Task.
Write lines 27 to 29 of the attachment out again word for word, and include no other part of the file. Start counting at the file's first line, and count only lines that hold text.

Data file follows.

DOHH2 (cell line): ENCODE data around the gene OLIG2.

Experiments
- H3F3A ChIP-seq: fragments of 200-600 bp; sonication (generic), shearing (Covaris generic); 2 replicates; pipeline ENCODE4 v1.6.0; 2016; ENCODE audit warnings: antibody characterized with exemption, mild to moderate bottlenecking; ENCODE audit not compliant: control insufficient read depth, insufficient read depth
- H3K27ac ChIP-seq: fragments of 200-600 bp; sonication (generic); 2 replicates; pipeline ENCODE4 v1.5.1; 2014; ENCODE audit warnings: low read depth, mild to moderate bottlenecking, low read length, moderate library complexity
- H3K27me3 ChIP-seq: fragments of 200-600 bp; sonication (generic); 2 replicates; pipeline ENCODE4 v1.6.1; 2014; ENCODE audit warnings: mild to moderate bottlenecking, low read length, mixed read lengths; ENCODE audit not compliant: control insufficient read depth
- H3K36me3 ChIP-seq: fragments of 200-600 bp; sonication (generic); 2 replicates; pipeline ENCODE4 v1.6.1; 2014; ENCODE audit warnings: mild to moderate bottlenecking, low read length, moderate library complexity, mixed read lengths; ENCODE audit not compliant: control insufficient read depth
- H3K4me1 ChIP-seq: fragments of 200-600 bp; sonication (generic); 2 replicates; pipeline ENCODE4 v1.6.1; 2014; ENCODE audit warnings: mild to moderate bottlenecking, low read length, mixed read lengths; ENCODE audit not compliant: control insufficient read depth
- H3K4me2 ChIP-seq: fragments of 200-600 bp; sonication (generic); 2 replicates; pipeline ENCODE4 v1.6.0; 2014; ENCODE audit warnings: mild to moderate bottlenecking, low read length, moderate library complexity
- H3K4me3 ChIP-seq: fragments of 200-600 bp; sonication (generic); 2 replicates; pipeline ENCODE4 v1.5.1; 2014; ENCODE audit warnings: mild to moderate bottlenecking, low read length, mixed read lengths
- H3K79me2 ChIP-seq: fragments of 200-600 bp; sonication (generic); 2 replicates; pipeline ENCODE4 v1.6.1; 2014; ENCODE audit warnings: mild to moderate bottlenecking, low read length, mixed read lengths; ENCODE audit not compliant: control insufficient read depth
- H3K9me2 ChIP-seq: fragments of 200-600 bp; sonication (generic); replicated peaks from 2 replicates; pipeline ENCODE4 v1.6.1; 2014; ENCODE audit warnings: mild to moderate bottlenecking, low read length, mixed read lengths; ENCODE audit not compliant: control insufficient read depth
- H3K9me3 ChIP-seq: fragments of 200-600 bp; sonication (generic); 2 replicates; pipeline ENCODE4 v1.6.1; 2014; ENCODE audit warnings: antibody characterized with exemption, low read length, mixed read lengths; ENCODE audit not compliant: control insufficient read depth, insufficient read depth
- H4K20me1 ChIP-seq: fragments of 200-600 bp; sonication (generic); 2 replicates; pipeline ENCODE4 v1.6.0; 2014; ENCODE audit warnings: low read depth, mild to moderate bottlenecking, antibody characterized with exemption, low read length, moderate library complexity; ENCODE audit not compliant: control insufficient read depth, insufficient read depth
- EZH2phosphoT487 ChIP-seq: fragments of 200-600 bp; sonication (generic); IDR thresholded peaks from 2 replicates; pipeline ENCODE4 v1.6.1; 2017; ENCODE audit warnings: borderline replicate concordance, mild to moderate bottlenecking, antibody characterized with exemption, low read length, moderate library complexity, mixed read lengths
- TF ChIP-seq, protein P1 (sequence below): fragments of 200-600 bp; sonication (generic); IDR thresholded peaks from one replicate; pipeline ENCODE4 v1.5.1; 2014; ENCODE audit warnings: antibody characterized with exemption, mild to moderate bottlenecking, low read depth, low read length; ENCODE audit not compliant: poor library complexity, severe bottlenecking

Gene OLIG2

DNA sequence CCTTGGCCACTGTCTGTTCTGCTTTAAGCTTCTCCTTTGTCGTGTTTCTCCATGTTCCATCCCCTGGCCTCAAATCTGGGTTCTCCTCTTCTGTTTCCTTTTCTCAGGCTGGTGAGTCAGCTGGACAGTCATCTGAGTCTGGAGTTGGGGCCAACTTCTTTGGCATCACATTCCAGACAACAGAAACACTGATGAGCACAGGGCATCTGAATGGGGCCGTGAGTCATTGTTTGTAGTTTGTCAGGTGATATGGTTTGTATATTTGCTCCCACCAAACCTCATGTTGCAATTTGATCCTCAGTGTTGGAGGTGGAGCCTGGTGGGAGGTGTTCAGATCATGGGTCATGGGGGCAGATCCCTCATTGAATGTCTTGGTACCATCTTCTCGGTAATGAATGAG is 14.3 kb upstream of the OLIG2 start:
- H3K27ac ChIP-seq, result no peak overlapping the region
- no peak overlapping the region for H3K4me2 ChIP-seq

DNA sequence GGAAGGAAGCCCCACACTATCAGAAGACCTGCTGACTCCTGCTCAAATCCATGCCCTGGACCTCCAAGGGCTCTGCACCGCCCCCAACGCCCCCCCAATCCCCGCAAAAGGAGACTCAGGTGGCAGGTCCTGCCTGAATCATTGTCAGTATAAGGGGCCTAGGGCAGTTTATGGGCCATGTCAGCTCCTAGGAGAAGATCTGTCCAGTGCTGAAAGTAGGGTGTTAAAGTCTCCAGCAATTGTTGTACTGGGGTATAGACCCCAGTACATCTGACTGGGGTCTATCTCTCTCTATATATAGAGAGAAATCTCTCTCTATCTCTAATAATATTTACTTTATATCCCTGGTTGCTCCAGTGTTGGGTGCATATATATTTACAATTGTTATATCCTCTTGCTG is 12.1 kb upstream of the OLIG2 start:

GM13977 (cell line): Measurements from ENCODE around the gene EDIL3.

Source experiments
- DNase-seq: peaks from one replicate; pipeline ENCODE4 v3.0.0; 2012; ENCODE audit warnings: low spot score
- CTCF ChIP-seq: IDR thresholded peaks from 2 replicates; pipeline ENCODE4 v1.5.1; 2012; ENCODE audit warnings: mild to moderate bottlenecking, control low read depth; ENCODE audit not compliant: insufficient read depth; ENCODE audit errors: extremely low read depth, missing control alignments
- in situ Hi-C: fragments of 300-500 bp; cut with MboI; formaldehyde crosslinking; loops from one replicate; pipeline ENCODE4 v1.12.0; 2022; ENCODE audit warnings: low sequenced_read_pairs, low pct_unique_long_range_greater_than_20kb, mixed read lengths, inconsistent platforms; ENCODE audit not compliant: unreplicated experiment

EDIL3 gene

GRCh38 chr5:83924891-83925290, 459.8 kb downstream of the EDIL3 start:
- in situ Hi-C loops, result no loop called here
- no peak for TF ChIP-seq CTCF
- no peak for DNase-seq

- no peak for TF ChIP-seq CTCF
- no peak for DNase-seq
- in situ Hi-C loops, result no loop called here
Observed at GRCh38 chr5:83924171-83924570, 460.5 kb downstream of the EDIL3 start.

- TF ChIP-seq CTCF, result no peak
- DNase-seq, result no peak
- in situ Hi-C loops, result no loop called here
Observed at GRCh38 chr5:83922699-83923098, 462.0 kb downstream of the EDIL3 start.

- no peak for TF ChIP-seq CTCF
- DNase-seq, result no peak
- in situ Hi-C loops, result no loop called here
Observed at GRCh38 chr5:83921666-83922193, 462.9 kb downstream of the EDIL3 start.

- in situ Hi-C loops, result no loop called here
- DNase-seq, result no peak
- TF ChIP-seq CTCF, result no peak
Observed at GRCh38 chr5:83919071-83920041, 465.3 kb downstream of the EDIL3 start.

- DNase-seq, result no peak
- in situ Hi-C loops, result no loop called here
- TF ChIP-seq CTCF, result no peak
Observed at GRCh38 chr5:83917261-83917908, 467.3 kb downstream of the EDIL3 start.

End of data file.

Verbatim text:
GRCh38 chr5:83924891-83925290, 459.8 kb downstream of the EDIL3 start:
- in situ Hi-C loops, result no loop called here
- no peak for TF ChIP-seq CTCF